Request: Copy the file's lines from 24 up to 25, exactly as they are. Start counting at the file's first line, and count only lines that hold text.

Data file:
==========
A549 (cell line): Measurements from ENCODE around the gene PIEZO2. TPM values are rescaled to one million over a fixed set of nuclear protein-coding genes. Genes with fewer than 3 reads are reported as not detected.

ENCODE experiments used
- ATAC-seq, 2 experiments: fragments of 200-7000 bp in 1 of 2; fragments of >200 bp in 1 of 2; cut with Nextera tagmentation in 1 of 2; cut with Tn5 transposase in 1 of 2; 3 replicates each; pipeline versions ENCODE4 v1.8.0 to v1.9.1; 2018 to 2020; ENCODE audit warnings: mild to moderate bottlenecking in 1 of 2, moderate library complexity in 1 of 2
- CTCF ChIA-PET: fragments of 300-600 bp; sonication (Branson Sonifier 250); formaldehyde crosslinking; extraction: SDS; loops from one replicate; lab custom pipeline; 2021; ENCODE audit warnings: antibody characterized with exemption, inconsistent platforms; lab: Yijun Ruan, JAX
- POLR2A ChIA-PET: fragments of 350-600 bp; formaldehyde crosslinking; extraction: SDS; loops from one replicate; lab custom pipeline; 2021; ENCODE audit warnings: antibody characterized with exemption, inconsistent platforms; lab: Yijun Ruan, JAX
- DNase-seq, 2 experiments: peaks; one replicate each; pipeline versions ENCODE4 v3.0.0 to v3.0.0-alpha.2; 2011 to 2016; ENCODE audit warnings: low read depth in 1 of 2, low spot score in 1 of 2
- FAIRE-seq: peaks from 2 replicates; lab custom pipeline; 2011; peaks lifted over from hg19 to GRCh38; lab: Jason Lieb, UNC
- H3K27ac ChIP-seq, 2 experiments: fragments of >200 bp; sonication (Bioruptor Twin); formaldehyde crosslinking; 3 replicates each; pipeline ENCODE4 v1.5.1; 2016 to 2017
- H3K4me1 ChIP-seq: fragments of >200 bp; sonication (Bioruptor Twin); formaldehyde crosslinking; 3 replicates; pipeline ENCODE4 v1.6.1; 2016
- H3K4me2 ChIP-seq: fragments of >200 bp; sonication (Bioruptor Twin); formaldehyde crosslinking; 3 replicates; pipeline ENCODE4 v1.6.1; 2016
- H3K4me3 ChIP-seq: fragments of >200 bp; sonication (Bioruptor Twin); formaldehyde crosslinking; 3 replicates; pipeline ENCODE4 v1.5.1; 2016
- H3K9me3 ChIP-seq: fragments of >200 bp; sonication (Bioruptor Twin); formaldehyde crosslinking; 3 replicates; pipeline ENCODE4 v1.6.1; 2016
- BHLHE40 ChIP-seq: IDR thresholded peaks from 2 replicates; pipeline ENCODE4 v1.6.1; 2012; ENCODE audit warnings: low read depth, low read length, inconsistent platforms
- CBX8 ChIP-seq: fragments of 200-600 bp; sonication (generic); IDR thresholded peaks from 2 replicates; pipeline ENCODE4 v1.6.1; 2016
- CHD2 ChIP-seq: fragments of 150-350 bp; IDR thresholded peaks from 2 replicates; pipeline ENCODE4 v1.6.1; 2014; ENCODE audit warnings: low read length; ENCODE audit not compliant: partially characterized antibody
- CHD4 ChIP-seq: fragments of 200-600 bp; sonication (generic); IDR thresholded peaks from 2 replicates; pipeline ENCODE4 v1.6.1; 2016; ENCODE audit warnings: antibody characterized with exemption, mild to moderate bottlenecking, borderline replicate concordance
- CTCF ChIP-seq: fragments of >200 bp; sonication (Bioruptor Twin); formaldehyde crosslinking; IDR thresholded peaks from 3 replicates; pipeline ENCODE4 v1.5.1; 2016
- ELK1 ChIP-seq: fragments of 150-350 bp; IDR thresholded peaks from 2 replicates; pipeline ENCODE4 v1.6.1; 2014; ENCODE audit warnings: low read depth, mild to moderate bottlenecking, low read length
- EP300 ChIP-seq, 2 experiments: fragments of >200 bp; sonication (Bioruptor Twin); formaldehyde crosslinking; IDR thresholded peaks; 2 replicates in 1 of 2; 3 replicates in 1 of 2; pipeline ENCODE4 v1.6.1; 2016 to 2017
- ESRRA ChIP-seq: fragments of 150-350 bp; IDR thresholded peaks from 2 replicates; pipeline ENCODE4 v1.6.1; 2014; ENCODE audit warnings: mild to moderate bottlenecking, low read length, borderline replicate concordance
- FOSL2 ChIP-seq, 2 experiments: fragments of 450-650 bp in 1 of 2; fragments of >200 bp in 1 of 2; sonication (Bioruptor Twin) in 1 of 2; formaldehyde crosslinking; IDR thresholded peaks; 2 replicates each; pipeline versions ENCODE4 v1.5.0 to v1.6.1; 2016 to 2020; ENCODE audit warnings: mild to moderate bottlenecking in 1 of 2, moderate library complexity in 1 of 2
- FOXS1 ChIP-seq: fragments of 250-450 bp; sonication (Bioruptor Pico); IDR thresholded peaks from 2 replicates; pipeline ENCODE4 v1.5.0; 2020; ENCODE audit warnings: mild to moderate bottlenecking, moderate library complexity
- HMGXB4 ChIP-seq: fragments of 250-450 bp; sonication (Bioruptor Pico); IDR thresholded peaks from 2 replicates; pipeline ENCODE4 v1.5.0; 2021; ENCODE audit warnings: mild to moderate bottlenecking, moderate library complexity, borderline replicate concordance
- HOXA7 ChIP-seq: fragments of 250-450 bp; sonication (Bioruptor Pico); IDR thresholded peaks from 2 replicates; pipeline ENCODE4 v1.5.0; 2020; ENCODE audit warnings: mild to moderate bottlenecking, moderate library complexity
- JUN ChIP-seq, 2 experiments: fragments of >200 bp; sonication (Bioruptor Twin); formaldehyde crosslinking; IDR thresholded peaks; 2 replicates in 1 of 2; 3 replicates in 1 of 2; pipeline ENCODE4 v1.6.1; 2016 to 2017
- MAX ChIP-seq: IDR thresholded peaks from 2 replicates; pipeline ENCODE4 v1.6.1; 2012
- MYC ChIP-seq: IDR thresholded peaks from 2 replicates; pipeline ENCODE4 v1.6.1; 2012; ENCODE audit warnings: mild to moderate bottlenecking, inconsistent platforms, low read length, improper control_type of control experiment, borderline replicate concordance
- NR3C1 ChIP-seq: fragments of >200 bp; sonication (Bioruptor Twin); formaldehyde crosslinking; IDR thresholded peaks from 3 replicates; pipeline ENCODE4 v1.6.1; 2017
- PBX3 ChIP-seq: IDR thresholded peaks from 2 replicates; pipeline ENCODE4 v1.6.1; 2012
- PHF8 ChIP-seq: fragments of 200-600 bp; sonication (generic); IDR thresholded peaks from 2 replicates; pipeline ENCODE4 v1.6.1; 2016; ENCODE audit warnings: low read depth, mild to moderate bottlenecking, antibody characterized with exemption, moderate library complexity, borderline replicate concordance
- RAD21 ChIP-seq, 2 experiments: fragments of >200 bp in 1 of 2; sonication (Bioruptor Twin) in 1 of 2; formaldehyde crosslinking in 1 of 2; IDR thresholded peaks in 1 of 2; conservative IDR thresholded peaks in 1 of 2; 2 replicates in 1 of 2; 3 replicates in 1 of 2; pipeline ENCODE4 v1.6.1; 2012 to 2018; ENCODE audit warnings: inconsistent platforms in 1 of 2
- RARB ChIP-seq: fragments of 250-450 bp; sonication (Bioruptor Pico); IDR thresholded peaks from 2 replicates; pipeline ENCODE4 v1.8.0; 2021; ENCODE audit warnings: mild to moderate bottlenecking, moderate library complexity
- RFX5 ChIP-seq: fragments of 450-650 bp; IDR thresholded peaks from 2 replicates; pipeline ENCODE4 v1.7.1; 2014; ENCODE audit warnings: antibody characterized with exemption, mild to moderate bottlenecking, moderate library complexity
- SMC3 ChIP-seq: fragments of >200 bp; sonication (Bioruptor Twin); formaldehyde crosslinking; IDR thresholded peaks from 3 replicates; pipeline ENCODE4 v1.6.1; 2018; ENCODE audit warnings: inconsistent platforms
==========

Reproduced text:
- HOXA7 ChIP-seq: fragments of 250-450 bp; sonication (Bioruptor Pico); IDR thresholded peaks from 2 replicates; pipeline ENCODE4 v1.5.0; 2020; ENCODE audit warnings: mild to moderate bottlenecking, moderate library complexity
- JUN ChIP-seq, 2 experiments: fragments of >200 bp; sonication (Bioruptor Twin); formaldehyde crosslinking; IDR thresholded peaks; 2 replicates in 1 of 2; 3 replicates in 1 of 2; pipeline ENCODE4 v1.6.1; 2016 to 2017